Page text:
13. ^ "'Some partnerships simply don't work' - Stephen Donnelly quits Social Democrats in major blow for party". 5 September 2016.
  14. ^ Pat Leahy (2 February 2017). "Wicklow TD Stephen Donnelly to join Fianna Fáil, party says". Irishtimes.com. Retrieved 9 April 2018.
  15. ^ "Cork County Councillor Joe Harris joins the Social Democrats". 28 February 2017. Retrieved 28 February 2017.
  16. ^ "South Dublin County Councillor Dermot Looney joins the Social Democrats". Social Democrats (Ireland). 8 June 2017. Retrieved 25 August 2017.
  17. ^ "Councillor Paul Mulville joins the Social Democrats". Social Democrats (Ireland). 24 August 2017. Retrieved 24 August 2017.
  18. ^ "Newly-formed Social Democrats pledge to abolish water charges". RTÉ News. 15 July 2015.
  19. ^ "Ireland's newest political party will abolish water charges and repeal the 8th". TheJournal.ie. 15 July 2015.
  20. ^ "New Social Democrats group pledge to abolish water charges and repeal the Eighth Amendment". Irish Independent. 15 July 2015.
  21. ^ "Policies". Social Democrats website. Retrieved 3 February 2016.
  22. ^ http://us11.campaign-archive1.com/?u=98563bc2f53bc670a2442d07f&id=813d4f1df6&e=[UNIQID]
  23. ^ Oireachtas, Houses of the (30 May 2017). "Future of Healthcare Committee publishes Sláintecare – a plan to radically transform Irish healthcare – 30 May 2017, 11.46 – Houses of the Oireachtas". www.oireachtas.ie. Retrieved 24 April 2019.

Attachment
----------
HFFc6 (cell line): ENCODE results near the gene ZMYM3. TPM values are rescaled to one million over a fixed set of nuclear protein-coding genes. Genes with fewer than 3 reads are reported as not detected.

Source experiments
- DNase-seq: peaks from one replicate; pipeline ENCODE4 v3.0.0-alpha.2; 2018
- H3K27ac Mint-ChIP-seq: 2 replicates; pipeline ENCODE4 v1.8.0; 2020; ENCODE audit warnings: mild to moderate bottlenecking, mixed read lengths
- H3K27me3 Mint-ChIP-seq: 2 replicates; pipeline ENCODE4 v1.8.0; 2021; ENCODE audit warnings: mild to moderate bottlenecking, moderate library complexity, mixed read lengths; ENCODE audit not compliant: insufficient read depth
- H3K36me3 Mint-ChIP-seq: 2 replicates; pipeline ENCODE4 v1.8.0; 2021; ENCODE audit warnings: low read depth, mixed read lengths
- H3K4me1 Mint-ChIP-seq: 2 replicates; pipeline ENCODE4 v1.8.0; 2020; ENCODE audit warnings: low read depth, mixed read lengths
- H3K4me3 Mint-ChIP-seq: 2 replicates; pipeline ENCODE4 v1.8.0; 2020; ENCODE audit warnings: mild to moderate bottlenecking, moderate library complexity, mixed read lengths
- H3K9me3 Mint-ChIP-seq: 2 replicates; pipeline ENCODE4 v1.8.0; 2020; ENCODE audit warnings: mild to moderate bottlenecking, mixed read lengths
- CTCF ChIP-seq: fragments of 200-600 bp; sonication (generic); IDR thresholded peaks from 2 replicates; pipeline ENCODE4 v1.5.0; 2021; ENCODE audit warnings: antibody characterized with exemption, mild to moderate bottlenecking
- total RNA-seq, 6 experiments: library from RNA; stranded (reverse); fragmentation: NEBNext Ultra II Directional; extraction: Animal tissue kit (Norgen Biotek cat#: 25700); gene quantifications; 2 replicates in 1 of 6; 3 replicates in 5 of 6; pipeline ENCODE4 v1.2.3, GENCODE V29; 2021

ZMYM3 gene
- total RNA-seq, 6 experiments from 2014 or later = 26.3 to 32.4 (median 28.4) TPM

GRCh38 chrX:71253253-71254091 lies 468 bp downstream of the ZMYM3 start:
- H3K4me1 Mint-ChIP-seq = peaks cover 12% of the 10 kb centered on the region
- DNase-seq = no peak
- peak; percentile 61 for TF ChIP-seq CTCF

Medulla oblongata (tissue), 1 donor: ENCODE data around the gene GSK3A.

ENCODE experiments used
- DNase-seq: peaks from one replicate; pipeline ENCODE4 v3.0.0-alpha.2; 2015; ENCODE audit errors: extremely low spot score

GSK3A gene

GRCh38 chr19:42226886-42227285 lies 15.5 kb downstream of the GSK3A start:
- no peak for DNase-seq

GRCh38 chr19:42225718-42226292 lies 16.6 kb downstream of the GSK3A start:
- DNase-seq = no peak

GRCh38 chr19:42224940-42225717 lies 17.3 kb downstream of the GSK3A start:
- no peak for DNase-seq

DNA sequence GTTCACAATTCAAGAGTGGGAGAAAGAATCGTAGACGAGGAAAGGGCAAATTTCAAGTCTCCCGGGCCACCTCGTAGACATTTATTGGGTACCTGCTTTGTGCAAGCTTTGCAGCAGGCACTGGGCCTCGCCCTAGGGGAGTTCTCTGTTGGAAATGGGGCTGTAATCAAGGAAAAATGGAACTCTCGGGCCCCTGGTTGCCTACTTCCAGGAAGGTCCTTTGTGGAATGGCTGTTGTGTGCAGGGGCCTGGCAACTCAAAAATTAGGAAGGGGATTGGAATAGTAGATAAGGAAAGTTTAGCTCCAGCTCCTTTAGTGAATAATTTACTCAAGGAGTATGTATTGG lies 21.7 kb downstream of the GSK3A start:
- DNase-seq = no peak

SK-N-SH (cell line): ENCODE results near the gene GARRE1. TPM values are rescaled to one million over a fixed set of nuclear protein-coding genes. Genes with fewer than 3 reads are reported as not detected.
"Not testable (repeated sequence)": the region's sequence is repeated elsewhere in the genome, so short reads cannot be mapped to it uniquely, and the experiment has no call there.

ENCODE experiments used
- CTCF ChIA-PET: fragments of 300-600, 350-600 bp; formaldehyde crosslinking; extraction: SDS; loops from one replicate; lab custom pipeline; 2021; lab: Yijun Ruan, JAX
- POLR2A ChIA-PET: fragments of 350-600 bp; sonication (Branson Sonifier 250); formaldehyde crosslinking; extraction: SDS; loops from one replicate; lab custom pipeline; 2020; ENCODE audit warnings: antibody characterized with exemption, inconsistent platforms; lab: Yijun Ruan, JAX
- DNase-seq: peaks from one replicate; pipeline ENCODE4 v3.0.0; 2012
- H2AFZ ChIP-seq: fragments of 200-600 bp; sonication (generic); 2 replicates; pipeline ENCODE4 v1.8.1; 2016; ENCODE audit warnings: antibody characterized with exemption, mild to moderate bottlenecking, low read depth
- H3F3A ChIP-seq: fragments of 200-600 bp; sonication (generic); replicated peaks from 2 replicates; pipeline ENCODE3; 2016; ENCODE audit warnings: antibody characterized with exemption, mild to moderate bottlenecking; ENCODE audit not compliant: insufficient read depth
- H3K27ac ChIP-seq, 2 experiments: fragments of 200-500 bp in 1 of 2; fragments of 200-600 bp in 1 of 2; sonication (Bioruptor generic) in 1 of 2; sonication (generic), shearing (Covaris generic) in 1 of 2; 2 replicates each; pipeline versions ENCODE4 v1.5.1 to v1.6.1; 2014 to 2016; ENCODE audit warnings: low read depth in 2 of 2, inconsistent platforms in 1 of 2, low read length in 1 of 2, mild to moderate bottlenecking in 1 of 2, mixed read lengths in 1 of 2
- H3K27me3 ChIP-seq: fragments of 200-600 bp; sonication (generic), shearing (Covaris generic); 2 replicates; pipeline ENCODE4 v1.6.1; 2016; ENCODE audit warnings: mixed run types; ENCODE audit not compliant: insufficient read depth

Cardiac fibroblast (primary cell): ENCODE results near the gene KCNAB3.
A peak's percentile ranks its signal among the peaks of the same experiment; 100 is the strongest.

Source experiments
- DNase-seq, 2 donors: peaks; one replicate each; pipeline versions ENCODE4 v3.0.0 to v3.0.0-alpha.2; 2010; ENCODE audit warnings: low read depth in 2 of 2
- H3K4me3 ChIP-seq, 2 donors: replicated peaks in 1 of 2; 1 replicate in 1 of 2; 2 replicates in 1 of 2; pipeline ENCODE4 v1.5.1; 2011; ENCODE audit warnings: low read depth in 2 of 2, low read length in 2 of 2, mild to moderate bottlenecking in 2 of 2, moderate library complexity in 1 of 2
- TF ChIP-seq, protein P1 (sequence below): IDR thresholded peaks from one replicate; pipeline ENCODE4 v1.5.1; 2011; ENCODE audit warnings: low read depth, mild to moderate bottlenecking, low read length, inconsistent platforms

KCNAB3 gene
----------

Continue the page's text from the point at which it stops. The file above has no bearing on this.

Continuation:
24. ^ Our plan for healthcare. Social Democrats (Ireland) official website. Retrieved 2 September 2018.
  25. ^ "Social Democrats Call for End to Religious Discrimination in Schools". Social Democrats. 19 November 2016. Retrieved 24 April 2019.
  26. ^ "SocDems' bill to increase unpaid parental leave goes to final stage in Dáil". Social Democrats. 12 June 2018. Retrieved 24 April 2019.
  27. ^ "Social Democrats welcome cross-party support for renters' rights Bill". Social Democrats. 23 January 2018. Retrieved 24 April 2019.
  28. ^ "Soc Dems 'Yes for Repeal' referendum campaign launches in Dublin, Cork & Galway". Social Democrats. 22 April 2018. Retrieved 24 April 2019.
  29. ^ McGee, Harry. "Social Democrats propose a new anti-corruption agency". The Irish Times. Retrieved 24 April 2019.
  30. ^ "Tackling Corruption". Social Democrats. Retrieved 24 April 2019.
  31. ^ "Cllr Gary Gannon to contest Dublin seat in Euro Elections". Social Democrats. 19 March 2019. Retrieved 24 April 2019.
  32. ^ Kavanagh, Adrian (16 October 2018). "Female candidates contesting the 2019 Local Elections". Irish Elections: Geography, Facts and Analyses. Retrieved 24 April 2019.
  33. ^ Bray, Jennifer (26 May 2019). "Social Democrats 'reasonably happy' with the party's performance". The Irish Times. Retrieved 29 May 2019.
  34. ^ Election 2016, RTÉ News, 4 March 2016
  35. ^ Our People, Socialdemocrats.ie

External links[edit]